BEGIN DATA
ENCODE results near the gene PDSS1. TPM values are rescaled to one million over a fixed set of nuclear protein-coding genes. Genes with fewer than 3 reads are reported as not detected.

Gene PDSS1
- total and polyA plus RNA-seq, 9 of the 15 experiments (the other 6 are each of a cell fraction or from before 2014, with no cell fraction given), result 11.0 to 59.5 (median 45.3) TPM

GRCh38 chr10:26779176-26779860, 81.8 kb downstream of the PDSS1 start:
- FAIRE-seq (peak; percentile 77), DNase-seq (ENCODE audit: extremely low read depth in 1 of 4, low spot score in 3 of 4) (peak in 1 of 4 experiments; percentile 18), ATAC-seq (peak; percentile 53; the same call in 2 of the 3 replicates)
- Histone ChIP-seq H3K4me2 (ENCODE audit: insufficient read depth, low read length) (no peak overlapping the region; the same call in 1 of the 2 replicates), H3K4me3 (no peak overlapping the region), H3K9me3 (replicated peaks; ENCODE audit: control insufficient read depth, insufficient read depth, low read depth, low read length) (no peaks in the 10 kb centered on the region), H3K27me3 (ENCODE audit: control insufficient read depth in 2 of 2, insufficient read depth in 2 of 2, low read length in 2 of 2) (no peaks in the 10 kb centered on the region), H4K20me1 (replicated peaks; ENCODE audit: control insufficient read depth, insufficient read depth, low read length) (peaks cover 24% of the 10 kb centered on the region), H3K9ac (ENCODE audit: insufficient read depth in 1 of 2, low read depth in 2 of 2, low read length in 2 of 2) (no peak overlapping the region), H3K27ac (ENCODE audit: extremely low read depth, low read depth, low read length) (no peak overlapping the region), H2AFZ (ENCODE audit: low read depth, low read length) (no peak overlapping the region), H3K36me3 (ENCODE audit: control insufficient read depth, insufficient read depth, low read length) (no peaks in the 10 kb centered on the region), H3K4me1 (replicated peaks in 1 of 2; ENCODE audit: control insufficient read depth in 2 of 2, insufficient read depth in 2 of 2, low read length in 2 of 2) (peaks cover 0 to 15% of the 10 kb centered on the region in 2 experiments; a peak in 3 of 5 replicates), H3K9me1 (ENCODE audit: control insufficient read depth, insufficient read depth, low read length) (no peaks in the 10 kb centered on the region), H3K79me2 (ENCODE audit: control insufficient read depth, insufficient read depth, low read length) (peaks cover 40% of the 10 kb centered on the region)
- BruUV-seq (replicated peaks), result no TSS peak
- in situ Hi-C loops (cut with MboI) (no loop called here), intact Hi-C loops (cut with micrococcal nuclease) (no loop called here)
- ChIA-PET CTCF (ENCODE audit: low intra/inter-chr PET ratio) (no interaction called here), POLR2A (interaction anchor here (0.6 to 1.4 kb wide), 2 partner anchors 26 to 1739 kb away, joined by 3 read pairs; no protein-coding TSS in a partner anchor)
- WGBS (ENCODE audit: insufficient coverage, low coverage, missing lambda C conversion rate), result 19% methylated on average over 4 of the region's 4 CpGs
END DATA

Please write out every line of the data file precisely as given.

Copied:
ENCODE results near the gene PDSS1. TPM values are rescaled to one million over a fixed set of nuclear protein-coding genes. Genes with fewer than 3 reads are reported as not detected.

Gene PDSS1
- total and polyA plus RNA-seq, 9 of the 15 experiments (the other 6 are each of a cell fraction or from before 2014, with no cell fraction given), result 11.0 to 59.5 (median 45.3) TPM

GRCh38 chr10:26779176-26779860, 81.8 kb downstream of the PDSS1 start:
- FAIRE-seq (peak; percentile 77), DNase-seq (ENCODE audit: extremely low read depth in 1 of 4, low spot score in 3 of 4) (peak in 1 of 4 experiments; percentile 18), ATAC-seq (peak; percentile 53; the same call in 2 of the 3 replicates)
- Histone ChIP-seq H3K4me2 (ENCODE audit: insufficient read depth, low read length) (no peak overlapping the region; the same call in 1 of the 2 replicates), H3K4me3 (no peak overlapping the region), H3K9me3 (replicated peaks; ENCODE audit: control insufficient read depth, insufficient read depth, low read depth, low read length) (no peaks in the 10 kb centered on the region), H3K27me3 (ENCODE audit: control insufficient read depth in 2 of 2, insufficient read depth in 2 of 2, low read length in 2 of 2) (no peaks in the 10 kb centered on the region), H4K20me1 (replicated peaks; ENCODE audit: control insufficient read depth, insufficient read depth, low read length) (peaks cover 24% of the 10 kb centered on the region), H3K9ac (ENCODE audit: insufficient read depth in 1 of 2, low read depth in 2 of 2, low read length in 2 of 2) (no peak overlapping the region), H3K27ac (ENCODE audit: extremely low read depth, low read depth, low read length) (no peak overlapping the region), H2AFZ (ENCODE audit: low read depth, low read length) (no peak overlapping the region), H3K36me3 (ENCODE audit: control insufficient read depth, insufficient read depth, low read length) (no peaks in the 10 kb centered on the region), H3K4me1 (replicated peaks in 1 of 2; ENCODE audit: control insufficient read depth in 2 of 2, insufficient read depth in 2 of 2, low read length in 2 of 2) (peaks cover 0 to 15% of the 10 kb centered on the region in 2 experiments; a peak in 3 of 5 replicates), H3K9me1 (ENCODE audit: control insufficient read depth, insufficient read depth, low read length) (no peaks in the 10 kb centered on the region), H3K79me2 (ENCODE audit: control insufficient read depth, insufficient read depth, low read length) (peaks cover 40% of the 10 kb centered on the region)
- BruUV-seq (replicated peaks), result no TSS peak
- in situ Hi-C loops (cut with MboI) (no loop called here), intact Hi-C loops (cut with micrococcal nuclease) (no loop called here)
- ChIA-PET CTCF (ENCODE audit: low intra/inter-chr PET ratio) (no interaction called here), POLR2A (interaction anchor here (0.6 to 1.4 kb wide), 2 partner anchors 26 to 1739 kb away, joined by 3 read pairs; no protein-coding TSS in a partner anchor)
- WGBS (ENCODE audit: insufficient coverage, low coverage, missing lambda C conversion rate), result 19% methylated on average over 4 of the region's 4 CpGs